Also, a stomach bug can cause green diarrhea because food passes through your digestive system too quickly. This means that bile in your intestines can’t turn feces brown.

Black Stool Causes

Let’s look in more detail at the various causes why your poop is black.

Dark Black Stool Due to Foods, Supplements or Medications

Black stool without blood is very common and is usually nothing to worry about. The black stool only means that chemical or compounds in certain foods have affected the color of your poop.

Iron supplements

A common reason for passing black tarry stools is taking iron supplements. Oral iron supplements are a common way to prevent or treat the symptoms of iron deficiency anemia.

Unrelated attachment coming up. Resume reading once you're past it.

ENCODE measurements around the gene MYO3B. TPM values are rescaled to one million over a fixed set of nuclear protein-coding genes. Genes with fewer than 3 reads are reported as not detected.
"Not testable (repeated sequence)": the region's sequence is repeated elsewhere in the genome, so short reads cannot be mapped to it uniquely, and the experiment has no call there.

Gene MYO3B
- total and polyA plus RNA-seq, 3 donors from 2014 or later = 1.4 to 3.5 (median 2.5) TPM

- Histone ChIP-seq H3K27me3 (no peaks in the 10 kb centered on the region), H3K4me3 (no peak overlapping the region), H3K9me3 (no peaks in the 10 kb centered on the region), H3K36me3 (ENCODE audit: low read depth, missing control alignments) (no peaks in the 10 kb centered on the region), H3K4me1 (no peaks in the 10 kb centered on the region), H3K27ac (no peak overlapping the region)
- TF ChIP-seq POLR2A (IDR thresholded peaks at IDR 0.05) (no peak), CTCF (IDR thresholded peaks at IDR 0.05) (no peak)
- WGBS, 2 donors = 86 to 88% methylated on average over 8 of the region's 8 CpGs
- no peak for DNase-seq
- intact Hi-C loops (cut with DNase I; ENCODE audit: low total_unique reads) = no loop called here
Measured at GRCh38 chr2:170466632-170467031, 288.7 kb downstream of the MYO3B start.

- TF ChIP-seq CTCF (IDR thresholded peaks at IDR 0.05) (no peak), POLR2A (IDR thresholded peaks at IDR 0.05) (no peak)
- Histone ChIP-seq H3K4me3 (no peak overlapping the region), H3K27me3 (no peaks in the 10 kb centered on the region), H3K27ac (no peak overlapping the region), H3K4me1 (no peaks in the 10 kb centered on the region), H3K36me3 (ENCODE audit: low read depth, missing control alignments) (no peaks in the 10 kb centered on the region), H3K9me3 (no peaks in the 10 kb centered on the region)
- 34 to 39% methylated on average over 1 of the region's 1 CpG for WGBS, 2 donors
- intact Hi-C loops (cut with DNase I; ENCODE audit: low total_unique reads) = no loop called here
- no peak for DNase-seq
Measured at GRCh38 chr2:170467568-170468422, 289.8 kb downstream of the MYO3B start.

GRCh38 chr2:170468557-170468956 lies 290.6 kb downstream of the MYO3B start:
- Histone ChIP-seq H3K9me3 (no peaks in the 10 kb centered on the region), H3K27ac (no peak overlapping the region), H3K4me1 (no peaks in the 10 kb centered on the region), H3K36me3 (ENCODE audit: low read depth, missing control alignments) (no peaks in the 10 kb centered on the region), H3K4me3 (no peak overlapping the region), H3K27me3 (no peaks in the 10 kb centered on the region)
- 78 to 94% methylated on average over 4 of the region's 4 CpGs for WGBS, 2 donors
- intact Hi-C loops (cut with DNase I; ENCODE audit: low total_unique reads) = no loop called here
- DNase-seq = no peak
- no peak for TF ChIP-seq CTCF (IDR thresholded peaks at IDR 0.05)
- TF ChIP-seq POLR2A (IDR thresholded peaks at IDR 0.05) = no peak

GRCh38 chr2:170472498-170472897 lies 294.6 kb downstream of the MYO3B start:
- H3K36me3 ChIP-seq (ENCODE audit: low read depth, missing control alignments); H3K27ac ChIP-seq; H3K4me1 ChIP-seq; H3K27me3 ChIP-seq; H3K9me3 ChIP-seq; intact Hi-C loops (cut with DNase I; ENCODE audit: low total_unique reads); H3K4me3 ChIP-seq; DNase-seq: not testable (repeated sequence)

The journal PLoS One reports that blackened stools are a common side effect of taking iron supplements. Treating anemia with oral iron therapy can also cause other digestive upset including:

Some of the best natural sources of iron to include in your diet include:

  • Seafood like oysters, clams or mussels
  • Beef
  • Chicken
  • Green leafy vegetables when taken together with vitamin C

Black foods

Certain black-colored foods can make your poop appear dark green to black, especially if eaten in large quantities.

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Some people consume large amounts of licorice for its anti-inflammatory and antioxidant properties. According to the World Journal of Gastrointestinal Surgery, pigments in black licorice could mean that you could start having black bowel movements. This results in poop that is classed as “false melena.”6